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problem with sd card video door phone using 8051

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ultrasonic.1991

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hi I'm working on the code of a video door phone and I'm trying to improve it. with 16 GB SD card the pictures that the camera takes can be seen on the LCD but when I connect the SD card to pc using a SD card adaptor it shows nothing is in the drive. with 2 Gb SD cards it only shows the last taken picture and when I click to see the next photo a black page appears. the core microcontroller is a M8051W named BIT1802 i used standard commands provided by spec sheets for MMC and SDSC . can someone give me a hint about what the problem might be ?
 

If you are using FAT16 formatting, there is indeed restriction above 2GB - or 4GB depending on the library.
 

If you are using FAT16 formatting, there is indeed restriction above 2GB - or 4GB depending on the library.
i'm not using predefined libraries i wrote my own library i attached it here. it should be compatible with both fat16 and fat32
 

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  • sd card.txt
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SD card to pc using a SD card adaptor it shows nothing is in the drive.

What type of adapter? Is the card physically small therefore it needs an adapter to fit a large slot in your computer?

Or does the adapter change format to USB? The usb driver in your computer must be compatible with the incoming data. Its method of reading the chip must interpret the layout of clusters, or tracks, sectors, etc.... Most likely you're familiar with the technical side of it.

The capability of your equipment depends on the year it was manufactured. Does any piece of your equipment use the protocol SDHC, an upgrade from SD?

This web discussion might be pertinent:

superuser.com/questions/1281776/why-do-some-usb-readers-have-issues-to-read-large-capacity-sd-cards/
 

What type of adapter? Is the card physically small therefore it needs an adapter to fit a large slot in your computer?

Or does the adapter change format to USB? The usb driver in your computer must be compatible with the incoming data. Its method of reading the chip must interpret the layout of clusters, or tracks, sectors, etc.... Most likely you're familiar with the technical side of it.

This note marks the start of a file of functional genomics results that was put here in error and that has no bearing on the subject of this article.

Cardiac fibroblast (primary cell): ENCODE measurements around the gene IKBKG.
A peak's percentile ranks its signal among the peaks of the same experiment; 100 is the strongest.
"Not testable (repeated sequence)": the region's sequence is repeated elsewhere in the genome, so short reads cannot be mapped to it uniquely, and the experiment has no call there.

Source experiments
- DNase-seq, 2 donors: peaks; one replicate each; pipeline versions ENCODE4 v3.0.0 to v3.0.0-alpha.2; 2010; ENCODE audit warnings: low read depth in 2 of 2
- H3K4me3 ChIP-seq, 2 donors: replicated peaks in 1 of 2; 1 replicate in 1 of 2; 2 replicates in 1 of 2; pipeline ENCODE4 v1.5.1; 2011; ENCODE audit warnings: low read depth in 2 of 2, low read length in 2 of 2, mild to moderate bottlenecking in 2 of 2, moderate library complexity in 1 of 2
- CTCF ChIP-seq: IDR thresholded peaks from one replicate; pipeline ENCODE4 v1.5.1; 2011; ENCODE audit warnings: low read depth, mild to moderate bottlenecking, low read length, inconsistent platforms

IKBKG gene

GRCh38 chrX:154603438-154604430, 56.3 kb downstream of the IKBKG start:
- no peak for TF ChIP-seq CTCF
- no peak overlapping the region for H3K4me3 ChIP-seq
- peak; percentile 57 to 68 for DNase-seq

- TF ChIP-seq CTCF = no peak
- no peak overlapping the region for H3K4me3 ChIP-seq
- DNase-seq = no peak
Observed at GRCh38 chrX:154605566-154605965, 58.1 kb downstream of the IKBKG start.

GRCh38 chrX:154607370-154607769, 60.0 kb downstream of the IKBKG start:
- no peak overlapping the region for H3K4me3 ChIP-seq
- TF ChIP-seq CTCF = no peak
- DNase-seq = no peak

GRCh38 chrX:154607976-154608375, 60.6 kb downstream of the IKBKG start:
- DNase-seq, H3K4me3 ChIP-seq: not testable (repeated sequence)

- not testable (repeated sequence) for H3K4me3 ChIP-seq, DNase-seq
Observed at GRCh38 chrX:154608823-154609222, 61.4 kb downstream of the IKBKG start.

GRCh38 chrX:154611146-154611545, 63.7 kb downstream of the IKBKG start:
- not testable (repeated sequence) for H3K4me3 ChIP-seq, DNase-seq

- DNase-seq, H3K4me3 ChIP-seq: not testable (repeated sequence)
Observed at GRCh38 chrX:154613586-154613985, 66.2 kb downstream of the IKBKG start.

The capability of your equipment depends on the year it was manufactured. Does any piece of your equipment use the protocol SDHC, an upgrade from SD?

This web discussion might be pertinent:

superuser.com/questions/1281776/why-do-some-usb-readers-have-issues-to-read-large-capacity-sd-cards/
it is a USB adapter. yes the card is small. i used both SDHC and SDSC protocols for supporting SDHC cards and SDSC cards.i think maybe the page you introduced doesn't have anything to do with what's going on here because my main problem is in the code. another thing which is noteworthy to mention is that the company i work for has 1000 2 GB micro SD cards so being able to use 2 GB SD cards is more important for me right now.
 

A reply at the superuser.com discussion states:

USB card readers implement the USB Mass Storage protocol, which presents the SD card as an unorganized sequence of sectors. The USB host (i.e. the PC) has to interpret those, and typically that's done by the OS. The OS will contain a FAT driver, exFAT diver, etc.

Disks are organized but not USB card reader mass storage protocol? I suppose It's an effort to distribute wear evenly across the flash memory (which has a limited lifetime of read/write cycles).
Anyway your computer expects to see a certain storage format.
Your card adapter expects to see a certain format.
All software routines along the path expect to see a certain format.

There's another reply in the superuser.com discussion which brings up speed compatibility. Too fast a rate or too slow a rate can result in dropped connections.

Is your own software routine designed to accommodate the lowest common denominator in your equipment?

Can you find a way to uncover status messages at each step of reading a card? Create a verbose report?

Suppose you format a card under DOS? And select a capacity of 1.9 GB (so there's no question of exceeding the 2GB limit)?
Verify all bytes are good via chkdsk command?
 

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